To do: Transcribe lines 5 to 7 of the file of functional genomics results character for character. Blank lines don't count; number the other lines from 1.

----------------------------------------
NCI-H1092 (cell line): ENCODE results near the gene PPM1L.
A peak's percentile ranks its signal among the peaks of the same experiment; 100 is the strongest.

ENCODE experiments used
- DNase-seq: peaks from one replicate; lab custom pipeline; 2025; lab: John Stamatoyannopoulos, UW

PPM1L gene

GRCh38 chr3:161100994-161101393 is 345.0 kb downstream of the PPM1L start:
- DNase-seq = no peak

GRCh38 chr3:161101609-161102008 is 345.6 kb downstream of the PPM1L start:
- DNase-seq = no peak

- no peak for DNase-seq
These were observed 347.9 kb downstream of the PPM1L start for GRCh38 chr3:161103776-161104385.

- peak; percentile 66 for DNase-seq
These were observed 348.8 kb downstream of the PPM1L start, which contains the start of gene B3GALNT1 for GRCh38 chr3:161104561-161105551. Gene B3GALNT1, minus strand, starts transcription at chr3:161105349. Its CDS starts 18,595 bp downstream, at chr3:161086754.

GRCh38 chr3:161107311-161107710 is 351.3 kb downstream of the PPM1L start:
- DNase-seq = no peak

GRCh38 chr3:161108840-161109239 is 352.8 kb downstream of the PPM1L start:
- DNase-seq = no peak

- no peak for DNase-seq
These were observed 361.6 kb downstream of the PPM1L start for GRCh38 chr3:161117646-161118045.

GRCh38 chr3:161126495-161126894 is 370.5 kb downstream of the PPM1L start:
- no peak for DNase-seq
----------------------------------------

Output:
PPM1L gene

GRCh38 chr3:161100994-161101393 is 345.0 kb downstream of the PPM1L start:
- DNase-seq = no peak